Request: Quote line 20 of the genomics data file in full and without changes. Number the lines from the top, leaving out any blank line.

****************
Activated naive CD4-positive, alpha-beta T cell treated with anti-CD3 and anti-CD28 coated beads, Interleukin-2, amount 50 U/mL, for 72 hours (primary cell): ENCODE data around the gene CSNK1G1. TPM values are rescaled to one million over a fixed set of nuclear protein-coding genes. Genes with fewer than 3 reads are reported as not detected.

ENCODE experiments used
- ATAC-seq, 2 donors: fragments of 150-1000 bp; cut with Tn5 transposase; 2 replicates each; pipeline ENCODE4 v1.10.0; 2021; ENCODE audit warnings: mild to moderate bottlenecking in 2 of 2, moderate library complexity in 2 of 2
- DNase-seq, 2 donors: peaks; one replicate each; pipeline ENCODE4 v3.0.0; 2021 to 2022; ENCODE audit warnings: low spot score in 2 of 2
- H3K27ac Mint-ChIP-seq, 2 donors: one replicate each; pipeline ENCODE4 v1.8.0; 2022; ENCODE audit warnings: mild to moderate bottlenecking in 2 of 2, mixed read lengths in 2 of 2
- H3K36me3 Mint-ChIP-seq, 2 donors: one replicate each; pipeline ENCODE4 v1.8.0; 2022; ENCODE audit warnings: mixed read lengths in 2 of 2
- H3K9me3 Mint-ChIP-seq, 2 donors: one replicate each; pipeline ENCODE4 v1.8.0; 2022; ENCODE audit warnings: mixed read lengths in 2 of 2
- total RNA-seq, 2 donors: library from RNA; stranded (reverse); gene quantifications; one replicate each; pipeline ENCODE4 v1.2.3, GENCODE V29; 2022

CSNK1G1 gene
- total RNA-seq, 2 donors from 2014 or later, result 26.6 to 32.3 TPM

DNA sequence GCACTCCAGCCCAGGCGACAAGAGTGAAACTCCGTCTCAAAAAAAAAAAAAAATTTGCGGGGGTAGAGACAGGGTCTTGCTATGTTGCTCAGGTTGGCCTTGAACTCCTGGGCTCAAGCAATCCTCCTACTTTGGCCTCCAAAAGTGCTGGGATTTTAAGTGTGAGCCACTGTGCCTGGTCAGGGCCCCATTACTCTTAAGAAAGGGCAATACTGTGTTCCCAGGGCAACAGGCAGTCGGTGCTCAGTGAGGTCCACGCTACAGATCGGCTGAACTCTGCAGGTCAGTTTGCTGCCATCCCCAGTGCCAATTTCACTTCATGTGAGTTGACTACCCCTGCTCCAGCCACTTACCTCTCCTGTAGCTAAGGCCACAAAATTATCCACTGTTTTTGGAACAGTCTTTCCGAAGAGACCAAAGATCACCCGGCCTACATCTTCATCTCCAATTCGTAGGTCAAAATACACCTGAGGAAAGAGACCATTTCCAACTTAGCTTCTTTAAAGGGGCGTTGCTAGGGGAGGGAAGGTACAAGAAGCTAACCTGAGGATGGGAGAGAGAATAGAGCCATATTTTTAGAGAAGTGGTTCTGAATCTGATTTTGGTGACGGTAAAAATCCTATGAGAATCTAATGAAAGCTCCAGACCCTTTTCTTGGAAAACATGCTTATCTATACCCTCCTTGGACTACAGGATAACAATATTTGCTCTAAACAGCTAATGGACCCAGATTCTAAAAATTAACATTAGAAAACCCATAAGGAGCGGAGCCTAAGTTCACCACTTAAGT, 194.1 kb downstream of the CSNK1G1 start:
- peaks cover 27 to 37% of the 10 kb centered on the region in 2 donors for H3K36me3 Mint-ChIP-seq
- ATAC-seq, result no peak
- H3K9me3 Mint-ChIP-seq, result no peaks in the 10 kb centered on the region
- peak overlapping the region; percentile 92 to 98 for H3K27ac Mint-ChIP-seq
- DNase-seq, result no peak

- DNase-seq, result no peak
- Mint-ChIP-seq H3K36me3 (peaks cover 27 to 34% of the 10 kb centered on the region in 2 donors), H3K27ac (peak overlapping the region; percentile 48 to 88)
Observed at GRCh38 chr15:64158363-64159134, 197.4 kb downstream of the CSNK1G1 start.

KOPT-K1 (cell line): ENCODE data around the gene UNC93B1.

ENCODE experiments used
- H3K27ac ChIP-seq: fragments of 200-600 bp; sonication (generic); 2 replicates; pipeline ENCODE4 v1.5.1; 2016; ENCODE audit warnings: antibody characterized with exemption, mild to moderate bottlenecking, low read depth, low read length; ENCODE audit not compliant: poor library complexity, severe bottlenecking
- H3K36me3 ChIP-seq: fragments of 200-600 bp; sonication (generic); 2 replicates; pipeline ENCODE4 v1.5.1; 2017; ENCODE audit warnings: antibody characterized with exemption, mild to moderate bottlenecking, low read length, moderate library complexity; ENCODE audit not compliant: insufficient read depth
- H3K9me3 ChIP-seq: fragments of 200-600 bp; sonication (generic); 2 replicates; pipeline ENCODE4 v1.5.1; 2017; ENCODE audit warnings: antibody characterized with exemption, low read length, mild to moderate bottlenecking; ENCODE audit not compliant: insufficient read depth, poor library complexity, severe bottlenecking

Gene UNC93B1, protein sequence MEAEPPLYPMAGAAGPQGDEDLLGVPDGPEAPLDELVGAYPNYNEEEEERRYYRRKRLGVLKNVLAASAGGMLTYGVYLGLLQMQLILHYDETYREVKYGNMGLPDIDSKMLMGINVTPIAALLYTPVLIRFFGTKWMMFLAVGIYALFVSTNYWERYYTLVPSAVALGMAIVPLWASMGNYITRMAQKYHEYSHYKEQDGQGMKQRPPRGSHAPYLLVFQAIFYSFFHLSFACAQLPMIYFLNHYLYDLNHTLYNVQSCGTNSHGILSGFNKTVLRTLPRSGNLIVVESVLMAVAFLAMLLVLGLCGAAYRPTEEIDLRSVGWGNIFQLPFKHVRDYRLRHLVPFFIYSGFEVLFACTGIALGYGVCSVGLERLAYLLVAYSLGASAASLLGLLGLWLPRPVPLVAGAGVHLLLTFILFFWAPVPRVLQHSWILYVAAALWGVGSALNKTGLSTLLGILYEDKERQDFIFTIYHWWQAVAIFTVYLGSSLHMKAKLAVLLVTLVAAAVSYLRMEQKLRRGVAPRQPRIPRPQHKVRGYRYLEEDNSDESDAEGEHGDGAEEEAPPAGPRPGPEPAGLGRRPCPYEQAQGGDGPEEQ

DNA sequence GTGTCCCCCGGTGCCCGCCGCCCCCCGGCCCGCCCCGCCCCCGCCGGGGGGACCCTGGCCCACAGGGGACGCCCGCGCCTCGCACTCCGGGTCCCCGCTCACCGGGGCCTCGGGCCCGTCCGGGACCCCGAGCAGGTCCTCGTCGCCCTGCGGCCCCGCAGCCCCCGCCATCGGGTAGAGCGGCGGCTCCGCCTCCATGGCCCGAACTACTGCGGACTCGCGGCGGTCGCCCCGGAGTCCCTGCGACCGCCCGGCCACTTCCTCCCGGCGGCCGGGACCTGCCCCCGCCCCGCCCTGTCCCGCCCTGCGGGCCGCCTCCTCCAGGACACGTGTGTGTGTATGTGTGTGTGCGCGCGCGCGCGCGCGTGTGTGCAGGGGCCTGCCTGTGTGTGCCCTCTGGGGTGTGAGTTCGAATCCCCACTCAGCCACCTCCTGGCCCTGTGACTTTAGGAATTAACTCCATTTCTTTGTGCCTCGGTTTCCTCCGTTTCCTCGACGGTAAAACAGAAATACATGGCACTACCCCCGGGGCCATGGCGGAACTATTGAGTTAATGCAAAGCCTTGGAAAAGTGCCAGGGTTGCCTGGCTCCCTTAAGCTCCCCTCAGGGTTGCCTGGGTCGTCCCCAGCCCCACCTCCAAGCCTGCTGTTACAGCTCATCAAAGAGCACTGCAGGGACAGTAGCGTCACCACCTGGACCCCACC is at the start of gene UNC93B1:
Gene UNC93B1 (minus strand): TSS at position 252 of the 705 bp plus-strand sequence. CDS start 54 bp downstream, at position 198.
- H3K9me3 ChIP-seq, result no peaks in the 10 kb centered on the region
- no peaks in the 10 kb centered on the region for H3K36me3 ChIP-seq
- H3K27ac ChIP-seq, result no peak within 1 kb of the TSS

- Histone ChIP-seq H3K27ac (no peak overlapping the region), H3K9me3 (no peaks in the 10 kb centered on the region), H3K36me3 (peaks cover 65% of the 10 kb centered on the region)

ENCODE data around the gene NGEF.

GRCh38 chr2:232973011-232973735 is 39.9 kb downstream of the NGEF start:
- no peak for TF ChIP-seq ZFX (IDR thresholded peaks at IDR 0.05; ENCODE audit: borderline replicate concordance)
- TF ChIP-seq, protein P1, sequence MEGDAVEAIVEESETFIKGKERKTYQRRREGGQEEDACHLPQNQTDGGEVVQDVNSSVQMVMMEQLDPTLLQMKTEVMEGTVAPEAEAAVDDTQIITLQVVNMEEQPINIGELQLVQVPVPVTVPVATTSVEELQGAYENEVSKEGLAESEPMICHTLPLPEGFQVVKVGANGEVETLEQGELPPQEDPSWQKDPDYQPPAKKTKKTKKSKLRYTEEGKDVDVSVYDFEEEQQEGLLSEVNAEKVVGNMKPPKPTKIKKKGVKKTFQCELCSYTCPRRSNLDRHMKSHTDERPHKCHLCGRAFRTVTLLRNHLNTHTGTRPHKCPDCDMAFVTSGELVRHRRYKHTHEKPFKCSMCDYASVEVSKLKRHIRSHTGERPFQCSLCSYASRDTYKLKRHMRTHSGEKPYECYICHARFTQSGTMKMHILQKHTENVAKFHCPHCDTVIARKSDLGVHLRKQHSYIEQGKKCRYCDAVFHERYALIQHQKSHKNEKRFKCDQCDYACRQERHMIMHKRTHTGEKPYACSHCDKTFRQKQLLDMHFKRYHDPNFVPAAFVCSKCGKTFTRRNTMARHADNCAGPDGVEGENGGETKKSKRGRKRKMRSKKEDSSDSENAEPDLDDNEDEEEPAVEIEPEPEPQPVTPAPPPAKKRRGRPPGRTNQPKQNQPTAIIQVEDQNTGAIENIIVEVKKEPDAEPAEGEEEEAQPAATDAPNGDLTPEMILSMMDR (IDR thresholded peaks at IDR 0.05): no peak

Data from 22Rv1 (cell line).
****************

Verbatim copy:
KOPT-K1 (cell line): ENCODE data around the gene UNC93B1.